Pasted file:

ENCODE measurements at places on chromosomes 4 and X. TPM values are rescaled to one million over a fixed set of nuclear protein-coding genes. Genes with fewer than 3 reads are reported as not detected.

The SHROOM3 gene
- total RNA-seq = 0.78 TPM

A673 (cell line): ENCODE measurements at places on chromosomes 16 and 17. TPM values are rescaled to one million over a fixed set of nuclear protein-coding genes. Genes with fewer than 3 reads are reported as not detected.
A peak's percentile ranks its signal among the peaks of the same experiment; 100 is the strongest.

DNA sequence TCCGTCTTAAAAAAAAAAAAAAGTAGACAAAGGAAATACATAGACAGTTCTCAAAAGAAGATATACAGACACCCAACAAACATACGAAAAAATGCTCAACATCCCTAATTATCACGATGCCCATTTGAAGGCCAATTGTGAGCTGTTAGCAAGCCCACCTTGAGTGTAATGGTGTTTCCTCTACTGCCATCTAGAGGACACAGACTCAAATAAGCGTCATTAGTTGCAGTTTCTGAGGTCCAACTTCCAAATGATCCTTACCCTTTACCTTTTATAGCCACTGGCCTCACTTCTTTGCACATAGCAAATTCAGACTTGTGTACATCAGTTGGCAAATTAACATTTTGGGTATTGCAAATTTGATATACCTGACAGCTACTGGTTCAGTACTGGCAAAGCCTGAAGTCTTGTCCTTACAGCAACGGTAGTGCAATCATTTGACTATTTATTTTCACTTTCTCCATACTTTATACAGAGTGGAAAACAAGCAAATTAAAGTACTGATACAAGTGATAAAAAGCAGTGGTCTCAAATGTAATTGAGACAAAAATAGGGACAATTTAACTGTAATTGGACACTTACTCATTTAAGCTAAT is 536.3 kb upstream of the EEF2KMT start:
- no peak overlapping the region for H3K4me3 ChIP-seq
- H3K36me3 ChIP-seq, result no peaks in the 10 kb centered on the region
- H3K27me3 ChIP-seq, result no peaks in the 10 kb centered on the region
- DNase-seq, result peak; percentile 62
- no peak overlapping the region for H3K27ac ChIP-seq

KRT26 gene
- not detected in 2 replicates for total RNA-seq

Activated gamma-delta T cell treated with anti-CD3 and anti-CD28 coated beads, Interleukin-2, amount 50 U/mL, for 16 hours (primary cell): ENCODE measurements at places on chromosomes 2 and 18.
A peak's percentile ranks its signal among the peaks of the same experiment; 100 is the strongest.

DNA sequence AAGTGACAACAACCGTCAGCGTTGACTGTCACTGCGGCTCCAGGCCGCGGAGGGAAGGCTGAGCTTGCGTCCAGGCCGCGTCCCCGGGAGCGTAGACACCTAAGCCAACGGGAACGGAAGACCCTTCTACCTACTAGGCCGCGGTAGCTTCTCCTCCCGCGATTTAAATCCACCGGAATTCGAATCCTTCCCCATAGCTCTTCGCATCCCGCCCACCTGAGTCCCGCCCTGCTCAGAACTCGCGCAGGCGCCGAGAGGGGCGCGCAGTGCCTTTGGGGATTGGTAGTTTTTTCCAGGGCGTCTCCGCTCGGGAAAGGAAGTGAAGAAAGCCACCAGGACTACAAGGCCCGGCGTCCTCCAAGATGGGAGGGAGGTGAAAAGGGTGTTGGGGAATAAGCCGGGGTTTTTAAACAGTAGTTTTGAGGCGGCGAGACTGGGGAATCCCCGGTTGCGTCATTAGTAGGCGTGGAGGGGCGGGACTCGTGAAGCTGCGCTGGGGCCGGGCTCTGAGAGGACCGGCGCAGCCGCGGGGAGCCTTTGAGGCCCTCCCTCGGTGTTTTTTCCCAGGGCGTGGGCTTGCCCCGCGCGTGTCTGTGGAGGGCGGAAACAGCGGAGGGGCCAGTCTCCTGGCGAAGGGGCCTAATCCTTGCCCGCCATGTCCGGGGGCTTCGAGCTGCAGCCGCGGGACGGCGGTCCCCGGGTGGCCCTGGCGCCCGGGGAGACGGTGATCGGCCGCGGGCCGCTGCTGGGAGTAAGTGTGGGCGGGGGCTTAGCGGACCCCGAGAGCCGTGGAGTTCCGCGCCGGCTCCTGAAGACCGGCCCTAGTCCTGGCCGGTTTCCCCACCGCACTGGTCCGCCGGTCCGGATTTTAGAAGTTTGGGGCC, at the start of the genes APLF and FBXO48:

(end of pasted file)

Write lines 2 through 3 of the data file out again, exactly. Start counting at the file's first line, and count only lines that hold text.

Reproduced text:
The SHROOM3 gene
- total RNA-seq = 0.78 TPM